It should be noted that when the lock server provided by the above embodiments performs transaction processing, only examples of the division of the above program modules are illustrated; and in practical applications, the above processing may be completed by different program modules according to needs, i.e., the internal structure of the device is divided into different program modules to complete all or some of processing in the foregoing description. The determining unit 51, the processing unit 52 and the locking unit 53 may be an integrated circuit chip having transaction processing capabilities. The above-mentioned units may respectively be a general-purpose processor, a DSP, or another programmable logic device, discrete gate or transistor logic device, a discrete hardware component, or the like.

In the embodiments of the present disclosure, an optional process of processing of the lock server on a transaction initiated by the client is as follows:

determining a status of target data according to a lock record of the target data that a transaction initiated by a client needs to access, and responding to a lock request of the transaction on the target data, or

blocking the lock request of the transaction on the target data, and storing the lock request to a queue corresponding to the target data for queuing.

The embodiments of the present disclosure will be described below in conjunction with a specific example.

In a scenario where a consumer uses a smartphone to shop on an online shopping platform and makes a payment to a merchant.

Before transaction 1, the account balance of the consumer recorded in a database running in a storage server 21 is 10; and during transaction 1, the consumer determines a commodity of which the purchase price is 10, a client of the on-line shopping platform calls out a payment client and transfers payment parameters, including payment amount and a merchant account, and the payment client commits, after performing payment authentication on the user, transaction 1 to a distributed database system of a payment background. As an example, transaction 1 includes the following database operations:

Operation 1, transferring an amount 10 from the consumer account; and operation 2, transferring an amount 10 to the merchant account.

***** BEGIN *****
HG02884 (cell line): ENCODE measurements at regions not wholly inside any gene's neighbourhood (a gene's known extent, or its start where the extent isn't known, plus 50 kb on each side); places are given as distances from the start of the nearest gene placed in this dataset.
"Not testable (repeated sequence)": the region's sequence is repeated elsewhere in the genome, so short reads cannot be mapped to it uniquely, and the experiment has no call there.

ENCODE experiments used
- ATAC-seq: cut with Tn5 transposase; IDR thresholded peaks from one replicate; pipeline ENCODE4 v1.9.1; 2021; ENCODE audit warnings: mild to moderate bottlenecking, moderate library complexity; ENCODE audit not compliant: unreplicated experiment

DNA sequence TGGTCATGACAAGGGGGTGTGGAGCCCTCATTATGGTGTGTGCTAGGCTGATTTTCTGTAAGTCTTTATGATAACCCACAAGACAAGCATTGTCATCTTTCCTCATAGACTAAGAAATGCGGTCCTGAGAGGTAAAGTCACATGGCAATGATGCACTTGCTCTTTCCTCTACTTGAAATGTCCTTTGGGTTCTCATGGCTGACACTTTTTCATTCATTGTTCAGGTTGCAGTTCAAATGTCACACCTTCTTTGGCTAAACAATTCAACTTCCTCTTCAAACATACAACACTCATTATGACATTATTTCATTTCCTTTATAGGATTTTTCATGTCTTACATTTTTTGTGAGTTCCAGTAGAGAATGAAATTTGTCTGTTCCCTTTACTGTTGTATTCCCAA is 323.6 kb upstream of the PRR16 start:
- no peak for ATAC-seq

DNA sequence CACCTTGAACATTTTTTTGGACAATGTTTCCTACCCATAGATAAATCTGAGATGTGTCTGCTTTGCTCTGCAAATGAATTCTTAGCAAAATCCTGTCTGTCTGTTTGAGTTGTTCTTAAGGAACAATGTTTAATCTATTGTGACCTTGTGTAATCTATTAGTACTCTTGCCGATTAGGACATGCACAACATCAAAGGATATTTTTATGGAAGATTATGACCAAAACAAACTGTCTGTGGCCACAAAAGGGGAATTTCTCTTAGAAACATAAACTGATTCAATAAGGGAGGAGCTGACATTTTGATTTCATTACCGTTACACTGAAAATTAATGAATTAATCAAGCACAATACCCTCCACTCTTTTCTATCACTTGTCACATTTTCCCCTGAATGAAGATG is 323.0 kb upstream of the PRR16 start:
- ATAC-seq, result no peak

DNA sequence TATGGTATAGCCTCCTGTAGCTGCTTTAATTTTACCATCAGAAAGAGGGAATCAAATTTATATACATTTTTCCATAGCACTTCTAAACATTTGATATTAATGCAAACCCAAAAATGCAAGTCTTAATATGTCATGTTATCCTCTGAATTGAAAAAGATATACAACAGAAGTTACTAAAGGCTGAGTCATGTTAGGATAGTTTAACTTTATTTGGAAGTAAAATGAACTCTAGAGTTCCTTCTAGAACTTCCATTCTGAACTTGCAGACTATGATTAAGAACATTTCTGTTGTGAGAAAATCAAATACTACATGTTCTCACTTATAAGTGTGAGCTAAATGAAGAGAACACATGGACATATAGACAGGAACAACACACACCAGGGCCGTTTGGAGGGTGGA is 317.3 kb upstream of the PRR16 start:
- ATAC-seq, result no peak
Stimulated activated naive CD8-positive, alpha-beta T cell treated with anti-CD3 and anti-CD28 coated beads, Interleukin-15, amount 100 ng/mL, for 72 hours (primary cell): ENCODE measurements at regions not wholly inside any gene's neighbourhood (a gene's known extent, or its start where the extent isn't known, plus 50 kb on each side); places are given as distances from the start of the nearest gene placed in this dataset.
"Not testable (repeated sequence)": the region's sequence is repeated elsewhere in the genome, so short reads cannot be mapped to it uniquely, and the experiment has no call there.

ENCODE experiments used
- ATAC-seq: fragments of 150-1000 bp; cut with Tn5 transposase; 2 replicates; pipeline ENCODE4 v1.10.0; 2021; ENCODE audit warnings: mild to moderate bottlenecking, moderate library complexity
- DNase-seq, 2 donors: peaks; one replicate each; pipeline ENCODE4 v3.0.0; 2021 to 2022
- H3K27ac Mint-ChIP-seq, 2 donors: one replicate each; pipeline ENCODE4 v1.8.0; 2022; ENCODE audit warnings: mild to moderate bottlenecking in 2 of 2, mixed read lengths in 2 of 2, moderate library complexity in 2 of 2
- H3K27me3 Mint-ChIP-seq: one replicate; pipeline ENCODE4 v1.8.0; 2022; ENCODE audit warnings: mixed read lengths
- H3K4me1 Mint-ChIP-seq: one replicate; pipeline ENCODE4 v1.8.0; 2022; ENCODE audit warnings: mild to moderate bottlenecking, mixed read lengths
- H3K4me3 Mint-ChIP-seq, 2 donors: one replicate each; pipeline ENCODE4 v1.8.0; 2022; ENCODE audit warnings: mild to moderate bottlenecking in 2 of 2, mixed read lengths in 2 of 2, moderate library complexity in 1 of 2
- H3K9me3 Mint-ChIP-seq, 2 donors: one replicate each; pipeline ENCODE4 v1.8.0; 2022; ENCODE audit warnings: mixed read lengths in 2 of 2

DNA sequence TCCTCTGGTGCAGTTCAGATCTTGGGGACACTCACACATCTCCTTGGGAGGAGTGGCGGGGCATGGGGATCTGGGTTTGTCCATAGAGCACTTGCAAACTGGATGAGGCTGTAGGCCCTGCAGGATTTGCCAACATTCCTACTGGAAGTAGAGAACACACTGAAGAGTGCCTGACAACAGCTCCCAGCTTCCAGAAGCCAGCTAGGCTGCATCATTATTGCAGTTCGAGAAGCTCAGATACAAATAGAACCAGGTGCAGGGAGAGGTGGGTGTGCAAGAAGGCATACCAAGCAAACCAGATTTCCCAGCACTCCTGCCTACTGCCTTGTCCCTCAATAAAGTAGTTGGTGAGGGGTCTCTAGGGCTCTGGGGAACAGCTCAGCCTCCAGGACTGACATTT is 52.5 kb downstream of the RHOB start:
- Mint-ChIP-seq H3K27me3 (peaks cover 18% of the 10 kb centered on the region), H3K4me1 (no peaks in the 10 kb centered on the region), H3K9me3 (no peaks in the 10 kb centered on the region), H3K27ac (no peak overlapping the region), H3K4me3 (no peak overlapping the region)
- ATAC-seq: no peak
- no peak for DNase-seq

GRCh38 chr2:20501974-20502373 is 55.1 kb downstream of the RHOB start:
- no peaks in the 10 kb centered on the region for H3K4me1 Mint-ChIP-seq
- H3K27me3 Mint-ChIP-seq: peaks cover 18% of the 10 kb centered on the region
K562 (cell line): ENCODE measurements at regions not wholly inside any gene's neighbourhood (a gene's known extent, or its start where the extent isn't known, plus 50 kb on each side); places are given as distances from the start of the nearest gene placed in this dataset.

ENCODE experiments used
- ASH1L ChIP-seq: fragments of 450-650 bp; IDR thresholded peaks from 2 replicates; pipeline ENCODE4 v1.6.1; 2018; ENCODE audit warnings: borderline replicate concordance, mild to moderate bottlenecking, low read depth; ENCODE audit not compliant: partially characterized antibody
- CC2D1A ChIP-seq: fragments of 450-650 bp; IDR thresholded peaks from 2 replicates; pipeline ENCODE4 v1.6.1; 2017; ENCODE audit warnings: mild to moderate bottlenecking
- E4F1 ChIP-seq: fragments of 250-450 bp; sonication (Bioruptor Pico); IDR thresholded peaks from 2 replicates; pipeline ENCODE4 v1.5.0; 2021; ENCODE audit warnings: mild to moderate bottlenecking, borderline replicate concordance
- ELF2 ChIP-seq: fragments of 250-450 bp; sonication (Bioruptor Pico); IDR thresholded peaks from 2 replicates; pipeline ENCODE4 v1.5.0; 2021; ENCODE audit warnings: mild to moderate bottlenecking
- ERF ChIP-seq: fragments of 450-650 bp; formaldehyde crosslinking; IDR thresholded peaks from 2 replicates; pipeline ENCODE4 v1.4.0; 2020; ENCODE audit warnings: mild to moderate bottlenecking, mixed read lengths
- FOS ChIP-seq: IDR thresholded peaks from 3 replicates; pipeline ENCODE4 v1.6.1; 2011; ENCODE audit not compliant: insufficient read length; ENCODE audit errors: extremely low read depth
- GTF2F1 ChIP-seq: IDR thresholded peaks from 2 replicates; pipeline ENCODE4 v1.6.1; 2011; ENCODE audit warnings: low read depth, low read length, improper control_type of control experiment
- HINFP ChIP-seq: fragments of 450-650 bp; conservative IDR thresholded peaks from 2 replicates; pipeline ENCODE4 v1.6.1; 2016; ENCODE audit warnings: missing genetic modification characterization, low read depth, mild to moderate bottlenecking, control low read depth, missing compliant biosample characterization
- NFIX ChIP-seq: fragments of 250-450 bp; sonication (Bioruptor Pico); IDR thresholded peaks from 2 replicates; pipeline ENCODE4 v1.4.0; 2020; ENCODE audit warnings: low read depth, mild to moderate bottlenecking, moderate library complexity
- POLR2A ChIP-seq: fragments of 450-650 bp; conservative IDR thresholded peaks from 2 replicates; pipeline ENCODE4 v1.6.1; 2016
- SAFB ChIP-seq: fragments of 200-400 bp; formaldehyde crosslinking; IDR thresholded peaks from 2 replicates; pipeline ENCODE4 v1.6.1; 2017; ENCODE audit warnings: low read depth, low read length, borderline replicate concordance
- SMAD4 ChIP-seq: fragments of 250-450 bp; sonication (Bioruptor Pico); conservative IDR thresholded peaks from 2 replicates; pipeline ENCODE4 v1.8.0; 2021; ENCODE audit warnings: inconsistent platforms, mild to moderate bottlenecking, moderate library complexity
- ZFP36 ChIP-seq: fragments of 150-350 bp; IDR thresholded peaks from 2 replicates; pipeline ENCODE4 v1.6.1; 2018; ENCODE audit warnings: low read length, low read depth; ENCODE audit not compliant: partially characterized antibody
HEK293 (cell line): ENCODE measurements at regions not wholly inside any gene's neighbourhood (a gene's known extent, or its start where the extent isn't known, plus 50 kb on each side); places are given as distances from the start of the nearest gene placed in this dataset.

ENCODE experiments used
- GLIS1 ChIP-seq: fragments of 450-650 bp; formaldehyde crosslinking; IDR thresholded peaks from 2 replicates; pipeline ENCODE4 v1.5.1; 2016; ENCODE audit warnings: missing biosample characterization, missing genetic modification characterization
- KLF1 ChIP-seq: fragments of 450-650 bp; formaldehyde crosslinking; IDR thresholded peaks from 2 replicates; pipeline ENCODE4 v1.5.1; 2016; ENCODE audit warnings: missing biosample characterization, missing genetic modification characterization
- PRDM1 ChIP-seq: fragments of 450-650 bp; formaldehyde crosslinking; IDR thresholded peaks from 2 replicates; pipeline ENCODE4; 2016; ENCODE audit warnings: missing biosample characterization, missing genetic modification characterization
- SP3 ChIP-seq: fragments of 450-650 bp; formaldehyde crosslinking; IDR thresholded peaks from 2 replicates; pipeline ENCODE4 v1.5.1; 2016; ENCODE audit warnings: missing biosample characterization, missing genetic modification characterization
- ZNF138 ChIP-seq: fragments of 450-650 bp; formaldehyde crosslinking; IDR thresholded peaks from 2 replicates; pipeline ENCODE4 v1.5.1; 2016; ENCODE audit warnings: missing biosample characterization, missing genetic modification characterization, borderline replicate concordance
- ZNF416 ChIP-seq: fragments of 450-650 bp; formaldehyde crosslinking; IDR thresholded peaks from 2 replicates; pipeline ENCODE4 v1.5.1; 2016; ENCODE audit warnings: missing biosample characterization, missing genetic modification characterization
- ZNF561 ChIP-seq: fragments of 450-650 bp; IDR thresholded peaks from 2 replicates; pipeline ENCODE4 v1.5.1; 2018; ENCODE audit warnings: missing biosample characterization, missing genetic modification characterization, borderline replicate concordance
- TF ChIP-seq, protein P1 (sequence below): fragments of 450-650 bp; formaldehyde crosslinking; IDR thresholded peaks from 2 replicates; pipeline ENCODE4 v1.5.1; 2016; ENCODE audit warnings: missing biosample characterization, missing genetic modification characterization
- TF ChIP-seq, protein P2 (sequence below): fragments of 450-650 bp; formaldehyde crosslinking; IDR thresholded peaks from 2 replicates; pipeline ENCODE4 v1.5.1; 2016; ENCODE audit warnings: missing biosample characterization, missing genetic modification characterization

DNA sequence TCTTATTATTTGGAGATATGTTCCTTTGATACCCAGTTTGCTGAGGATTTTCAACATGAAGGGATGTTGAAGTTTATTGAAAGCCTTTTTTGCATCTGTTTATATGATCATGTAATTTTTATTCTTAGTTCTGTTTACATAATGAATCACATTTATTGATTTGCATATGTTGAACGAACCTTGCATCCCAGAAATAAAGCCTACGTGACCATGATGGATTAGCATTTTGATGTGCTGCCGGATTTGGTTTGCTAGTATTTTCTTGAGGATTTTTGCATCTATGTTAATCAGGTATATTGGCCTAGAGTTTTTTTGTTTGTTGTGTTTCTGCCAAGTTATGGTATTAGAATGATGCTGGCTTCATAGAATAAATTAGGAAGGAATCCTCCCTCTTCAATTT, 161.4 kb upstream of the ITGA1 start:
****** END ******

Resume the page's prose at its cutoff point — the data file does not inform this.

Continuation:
Taking the distributed database system shown in FIG. 3A as an example, an access server 22 firstly responds to the transaction committed by the payment background (as for the distributed database system, the on-line payment platform can be regarded as a client), and transfers transaction 1 to a lock server 23.

The lock server 23 queries whether data (namely target data) of the consumer account and the merchant account has a corresponding lock record according to the transaction transferred by the access server 22. Whether the balances of the consumer account and the merchant account are locked (i.e., have a corresponding lock record) is described below.

Firstly, for the situation of both having no lock record

The lock server 23 notifies the access server 22 of the situation of having no lock record, the access server 22 commits operation 1 included in the transaction to a storage server 21 storing data of the consumer account, and database logic running on the storage server 21 updates the balance of the consumer account according to operation 1 and changes the balance to 0; then operation 2 included in the transaction is committed to the storage server 21 storing the balance of the merchant account, the database logic running on the storage server 21 updates the balance of the consumer account according to operation 1, and increases the balance of the merchant account by 10; and the access server 22 gives a feedback that the execution of the transaction is completed to the payment platform according to a result that the operation of the storage server 21 is successful, the payment platform returns payment success to the on-line shopping platform, and the on-line shopping platform updates a shopping state to paid.